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February 6, 2019
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July 9, 2019

When the popular Ponzi scheme, MMM crashed in Nigeria few years ago, the Nigerian Deposit Insurance Corporation, NDIC, ‎estimated that three million Nigerians who were participants in the scheme suffered a huge financial loss to the tune of 18billion naira. Some were said to have either committed suicide or contemplated it. After the crash of MMM, I concluded that no Ponzi scheme will ever thrive in Nigeria again because we have learnt our lessons and we know better. I was very wrong. Apparently, the greatest and only lesson people gleaned from their loss in the MMM Ponzi is “cash in early and cash out early”.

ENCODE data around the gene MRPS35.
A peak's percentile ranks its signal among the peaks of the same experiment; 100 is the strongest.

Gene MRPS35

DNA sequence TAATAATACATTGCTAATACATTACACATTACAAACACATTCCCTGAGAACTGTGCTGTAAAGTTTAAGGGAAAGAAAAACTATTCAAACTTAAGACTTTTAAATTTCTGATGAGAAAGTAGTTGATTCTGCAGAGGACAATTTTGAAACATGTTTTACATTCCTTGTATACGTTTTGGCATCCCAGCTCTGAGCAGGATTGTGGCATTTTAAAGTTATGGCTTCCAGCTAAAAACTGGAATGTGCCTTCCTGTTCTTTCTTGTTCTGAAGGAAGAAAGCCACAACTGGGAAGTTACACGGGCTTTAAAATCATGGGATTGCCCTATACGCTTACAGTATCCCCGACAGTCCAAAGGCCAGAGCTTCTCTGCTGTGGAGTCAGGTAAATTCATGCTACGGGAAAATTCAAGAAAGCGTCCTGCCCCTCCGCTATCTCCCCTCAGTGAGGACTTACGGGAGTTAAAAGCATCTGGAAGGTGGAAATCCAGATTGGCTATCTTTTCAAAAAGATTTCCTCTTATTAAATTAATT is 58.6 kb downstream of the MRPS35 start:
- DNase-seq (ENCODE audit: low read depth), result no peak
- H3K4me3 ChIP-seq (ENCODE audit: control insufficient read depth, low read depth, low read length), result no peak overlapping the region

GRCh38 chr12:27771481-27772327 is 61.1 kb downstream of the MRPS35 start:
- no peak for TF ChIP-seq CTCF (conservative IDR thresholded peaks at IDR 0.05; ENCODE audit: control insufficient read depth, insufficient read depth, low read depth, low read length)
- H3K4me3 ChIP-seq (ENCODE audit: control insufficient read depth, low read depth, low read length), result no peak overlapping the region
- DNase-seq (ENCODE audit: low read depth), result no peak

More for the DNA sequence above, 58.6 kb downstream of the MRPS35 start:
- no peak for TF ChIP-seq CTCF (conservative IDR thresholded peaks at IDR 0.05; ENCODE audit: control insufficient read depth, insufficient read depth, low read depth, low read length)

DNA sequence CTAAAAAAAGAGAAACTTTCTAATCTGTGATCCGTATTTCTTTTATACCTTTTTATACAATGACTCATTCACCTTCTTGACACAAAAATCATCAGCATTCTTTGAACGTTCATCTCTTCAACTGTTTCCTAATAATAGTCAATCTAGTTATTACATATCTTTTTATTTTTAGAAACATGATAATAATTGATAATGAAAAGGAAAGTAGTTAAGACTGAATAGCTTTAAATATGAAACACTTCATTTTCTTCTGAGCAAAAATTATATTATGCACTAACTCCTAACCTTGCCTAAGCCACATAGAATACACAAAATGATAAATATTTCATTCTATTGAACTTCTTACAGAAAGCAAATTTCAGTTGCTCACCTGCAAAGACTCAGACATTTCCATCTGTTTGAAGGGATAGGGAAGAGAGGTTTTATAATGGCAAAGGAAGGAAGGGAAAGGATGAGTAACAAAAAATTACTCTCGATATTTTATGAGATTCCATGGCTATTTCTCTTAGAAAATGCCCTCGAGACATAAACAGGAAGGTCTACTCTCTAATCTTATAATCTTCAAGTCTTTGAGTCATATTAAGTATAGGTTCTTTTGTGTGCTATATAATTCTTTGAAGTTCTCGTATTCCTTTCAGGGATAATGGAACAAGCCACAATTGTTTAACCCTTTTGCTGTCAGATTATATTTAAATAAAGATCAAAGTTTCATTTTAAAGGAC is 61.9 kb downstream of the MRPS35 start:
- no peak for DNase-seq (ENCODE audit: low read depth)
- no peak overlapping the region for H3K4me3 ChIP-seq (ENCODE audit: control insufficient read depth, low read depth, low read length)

There’s a new guy in town and I only learnt of it last week. A week earlier, I received a WhatsApp broadcast message from a relative which read “XYZ (relative’s name) Loom 1000 to get 8000. Follow this link to join my WhatsApp group:” I glossed over the invite and completely ignored it because it didn’t make sense to me. 800% return on investment in less than 24 hours? It’s ridiculous and obviously Ponzi. It wasn’t long before I discovered on social media that actually there’s a new guy in town known as Loom Money Nigeria. I also discovered that many Nigerians, some of whom I know have already embraced the scheme with both arms. Everyone targeting to cash in early and cash out early. Everyone acknowledging the scheme will collapse but they will make sure they won’t be on the losing side.